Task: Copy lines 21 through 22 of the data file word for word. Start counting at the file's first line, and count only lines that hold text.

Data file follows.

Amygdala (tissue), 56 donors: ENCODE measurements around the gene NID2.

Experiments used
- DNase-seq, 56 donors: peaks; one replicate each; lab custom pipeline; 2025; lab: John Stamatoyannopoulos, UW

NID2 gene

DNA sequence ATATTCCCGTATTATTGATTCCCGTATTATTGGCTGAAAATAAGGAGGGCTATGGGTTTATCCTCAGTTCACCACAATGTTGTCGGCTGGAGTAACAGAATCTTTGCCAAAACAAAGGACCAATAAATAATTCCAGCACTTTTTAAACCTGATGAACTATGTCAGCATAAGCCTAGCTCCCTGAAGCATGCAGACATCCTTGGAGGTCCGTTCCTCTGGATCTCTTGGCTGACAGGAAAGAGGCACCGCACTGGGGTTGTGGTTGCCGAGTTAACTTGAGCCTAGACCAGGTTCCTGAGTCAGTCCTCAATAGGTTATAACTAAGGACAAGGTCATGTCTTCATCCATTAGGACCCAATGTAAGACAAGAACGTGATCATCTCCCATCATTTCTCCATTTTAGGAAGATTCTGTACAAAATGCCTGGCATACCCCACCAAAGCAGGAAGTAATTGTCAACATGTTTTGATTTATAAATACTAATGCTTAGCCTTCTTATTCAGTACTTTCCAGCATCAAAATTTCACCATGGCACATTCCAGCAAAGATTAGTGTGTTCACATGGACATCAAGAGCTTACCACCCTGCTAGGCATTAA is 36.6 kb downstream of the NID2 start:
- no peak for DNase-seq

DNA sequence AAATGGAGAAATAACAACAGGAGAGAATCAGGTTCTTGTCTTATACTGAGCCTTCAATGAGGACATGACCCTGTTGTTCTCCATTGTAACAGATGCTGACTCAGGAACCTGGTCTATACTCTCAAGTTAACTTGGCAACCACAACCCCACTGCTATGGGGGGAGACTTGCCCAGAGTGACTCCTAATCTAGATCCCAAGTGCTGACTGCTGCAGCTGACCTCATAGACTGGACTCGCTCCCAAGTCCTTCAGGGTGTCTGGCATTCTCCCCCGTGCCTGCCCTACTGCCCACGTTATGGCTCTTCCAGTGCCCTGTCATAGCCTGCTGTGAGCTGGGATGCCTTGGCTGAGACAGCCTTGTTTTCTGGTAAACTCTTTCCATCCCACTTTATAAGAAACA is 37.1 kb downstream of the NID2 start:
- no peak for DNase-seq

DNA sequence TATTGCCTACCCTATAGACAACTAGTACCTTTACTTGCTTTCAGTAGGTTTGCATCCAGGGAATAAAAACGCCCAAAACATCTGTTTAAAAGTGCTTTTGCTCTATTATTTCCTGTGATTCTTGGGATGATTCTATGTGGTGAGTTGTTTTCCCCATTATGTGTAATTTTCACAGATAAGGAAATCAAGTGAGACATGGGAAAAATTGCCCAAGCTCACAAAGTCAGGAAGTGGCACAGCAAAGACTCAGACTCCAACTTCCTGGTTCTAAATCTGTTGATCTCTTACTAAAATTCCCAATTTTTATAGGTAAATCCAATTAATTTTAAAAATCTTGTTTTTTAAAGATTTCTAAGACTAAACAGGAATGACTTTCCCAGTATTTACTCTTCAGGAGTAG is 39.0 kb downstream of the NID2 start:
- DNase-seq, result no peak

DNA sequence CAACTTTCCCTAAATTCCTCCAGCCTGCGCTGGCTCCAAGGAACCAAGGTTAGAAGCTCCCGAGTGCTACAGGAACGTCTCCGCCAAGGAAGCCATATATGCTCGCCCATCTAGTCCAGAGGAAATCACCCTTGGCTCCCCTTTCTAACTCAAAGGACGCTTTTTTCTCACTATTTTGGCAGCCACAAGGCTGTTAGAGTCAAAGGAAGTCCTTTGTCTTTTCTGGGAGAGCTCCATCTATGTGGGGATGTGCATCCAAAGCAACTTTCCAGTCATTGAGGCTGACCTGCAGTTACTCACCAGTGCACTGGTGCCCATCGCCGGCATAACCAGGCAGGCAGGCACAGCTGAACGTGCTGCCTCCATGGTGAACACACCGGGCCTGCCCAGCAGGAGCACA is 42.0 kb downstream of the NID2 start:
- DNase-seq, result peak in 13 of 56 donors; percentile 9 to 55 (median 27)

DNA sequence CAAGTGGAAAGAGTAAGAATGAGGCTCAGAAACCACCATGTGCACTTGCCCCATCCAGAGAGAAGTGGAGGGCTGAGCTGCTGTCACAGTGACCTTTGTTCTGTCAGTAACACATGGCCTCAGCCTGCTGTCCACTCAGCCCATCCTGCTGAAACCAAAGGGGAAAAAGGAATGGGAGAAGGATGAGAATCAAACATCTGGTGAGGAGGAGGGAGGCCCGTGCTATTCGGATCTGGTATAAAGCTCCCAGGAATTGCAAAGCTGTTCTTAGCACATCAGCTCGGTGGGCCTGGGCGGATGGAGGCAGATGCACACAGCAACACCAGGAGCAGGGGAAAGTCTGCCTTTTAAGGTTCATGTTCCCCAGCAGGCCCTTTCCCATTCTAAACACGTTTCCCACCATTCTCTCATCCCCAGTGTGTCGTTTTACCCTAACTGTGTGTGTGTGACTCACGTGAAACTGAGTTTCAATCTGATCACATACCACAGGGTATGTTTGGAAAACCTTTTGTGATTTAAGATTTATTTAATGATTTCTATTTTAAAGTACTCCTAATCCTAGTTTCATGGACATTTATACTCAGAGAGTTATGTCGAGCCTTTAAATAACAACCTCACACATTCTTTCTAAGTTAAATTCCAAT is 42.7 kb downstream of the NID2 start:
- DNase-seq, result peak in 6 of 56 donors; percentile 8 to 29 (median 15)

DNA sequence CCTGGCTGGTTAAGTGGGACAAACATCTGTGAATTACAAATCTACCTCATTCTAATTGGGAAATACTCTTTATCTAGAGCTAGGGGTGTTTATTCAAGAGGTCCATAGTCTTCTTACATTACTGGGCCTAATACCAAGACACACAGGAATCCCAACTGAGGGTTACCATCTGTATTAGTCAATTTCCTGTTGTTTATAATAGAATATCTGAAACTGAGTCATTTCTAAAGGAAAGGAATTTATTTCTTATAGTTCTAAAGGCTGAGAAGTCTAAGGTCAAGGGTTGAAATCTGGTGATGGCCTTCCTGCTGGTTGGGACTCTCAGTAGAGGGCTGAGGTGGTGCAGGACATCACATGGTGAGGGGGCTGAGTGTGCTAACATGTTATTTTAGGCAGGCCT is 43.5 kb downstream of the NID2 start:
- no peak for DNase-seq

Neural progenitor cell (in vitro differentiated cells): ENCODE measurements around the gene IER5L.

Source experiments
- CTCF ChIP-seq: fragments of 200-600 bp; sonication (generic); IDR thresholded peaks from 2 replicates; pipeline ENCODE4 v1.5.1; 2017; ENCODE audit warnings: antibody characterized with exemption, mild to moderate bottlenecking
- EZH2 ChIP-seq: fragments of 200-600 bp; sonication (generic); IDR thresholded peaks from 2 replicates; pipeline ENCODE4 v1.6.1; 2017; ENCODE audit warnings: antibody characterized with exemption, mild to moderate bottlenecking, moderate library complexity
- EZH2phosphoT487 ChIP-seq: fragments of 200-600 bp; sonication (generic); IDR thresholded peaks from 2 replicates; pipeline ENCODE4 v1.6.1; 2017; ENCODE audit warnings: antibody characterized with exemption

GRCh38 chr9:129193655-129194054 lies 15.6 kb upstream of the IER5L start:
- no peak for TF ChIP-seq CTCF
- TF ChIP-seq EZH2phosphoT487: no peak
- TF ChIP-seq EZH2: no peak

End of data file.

- EZH2phosphoT487 ChIP-seq: fragments of 200-600 bp; sonication (generic); IDR thresholded peaks from 2 replicates; pipeline ENCODE4 v1.6.1; 2017; ENCODE audit warnings: antibody characterized with exemption

GRCh38 chr9:129193655-129194054 lies 15.6 kb upstream of the IER5L start: